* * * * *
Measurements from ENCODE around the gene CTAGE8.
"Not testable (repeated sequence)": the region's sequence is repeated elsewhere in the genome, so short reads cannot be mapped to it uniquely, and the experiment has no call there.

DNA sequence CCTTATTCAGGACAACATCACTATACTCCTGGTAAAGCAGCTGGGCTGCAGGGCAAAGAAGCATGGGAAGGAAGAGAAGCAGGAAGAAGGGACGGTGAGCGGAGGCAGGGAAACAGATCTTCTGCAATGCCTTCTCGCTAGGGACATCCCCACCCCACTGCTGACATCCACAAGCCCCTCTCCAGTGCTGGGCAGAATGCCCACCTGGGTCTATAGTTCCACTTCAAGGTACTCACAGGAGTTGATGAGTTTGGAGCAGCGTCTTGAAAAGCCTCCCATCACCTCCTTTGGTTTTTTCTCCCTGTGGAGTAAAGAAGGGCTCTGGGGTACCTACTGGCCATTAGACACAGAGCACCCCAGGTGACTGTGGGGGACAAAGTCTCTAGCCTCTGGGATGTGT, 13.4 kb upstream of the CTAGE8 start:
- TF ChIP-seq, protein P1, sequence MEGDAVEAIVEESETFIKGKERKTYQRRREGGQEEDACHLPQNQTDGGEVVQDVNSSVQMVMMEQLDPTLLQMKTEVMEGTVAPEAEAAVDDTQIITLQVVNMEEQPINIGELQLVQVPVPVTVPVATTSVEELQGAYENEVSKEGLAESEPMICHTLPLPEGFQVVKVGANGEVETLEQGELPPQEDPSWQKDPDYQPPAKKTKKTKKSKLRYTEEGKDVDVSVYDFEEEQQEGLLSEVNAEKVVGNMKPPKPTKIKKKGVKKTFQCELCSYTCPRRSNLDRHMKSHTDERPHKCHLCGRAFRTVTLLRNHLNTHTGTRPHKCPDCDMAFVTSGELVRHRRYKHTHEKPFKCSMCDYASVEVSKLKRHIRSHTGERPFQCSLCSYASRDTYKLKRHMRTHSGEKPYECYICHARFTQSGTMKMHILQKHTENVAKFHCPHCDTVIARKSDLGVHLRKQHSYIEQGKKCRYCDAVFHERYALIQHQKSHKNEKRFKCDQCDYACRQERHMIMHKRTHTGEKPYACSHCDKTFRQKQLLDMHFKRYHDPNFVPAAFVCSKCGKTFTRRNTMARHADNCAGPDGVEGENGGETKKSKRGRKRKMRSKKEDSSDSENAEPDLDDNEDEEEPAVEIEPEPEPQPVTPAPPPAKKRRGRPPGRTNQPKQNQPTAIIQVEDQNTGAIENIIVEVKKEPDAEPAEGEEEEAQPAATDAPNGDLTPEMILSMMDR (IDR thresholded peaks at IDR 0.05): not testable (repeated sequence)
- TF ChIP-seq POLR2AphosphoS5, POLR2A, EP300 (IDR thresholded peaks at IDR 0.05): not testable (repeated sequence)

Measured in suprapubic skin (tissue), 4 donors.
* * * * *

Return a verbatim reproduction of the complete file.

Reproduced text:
Measurements from ENCODE around the gene CTAGE8.
"Not testable (repeated sequence)": the region's sequence is repeated elsewhere in the genome, so short reads cannot be mapped to it uniquely, and the experiment has no call there.

DNA sequence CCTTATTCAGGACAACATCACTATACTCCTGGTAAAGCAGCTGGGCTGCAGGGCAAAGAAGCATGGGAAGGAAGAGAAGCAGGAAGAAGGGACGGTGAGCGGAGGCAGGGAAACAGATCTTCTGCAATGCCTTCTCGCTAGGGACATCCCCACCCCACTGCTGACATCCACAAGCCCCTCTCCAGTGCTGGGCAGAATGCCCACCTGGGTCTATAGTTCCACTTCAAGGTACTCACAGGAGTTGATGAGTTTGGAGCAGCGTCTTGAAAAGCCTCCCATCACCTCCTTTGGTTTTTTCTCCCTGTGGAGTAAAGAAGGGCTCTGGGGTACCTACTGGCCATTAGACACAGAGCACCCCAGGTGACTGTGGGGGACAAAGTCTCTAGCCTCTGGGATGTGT, 13.4 kb upstream of the CTAGE8 start:
- TF ChIP-seq, protein P1, sequence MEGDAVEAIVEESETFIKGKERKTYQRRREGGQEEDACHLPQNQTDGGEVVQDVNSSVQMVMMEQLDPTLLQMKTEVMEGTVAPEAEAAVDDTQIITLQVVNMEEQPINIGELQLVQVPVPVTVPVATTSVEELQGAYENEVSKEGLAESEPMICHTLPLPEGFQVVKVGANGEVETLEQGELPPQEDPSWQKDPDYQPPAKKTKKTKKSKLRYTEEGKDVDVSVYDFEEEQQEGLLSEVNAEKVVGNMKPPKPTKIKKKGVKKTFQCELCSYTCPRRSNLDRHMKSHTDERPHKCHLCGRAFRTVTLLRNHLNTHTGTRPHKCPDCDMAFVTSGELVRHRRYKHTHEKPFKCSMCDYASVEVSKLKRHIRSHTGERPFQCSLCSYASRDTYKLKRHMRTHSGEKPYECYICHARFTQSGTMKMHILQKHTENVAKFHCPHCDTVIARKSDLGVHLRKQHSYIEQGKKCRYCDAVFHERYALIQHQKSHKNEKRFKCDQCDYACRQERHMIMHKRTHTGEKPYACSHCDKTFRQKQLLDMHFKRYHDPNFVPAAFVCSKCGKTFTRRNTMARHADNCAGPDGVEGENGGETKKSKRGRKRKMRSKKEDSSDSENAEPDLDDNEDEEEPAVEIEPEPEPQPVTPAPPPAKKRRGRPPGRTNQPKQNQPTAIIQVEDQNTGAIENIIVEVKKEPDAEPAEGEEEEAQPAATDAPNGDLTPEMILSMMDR (IDR thresholded peaks at IDR 0.05): not testable (repeated sequence)
- TF ChIP-seq POLR2AphosphoS5, POLR2A, EP300 (IDR thresholded peaks at IDR 0.05): not testable (repeated sequence)

Measured in suprapubic skin (tissue), 4 donors.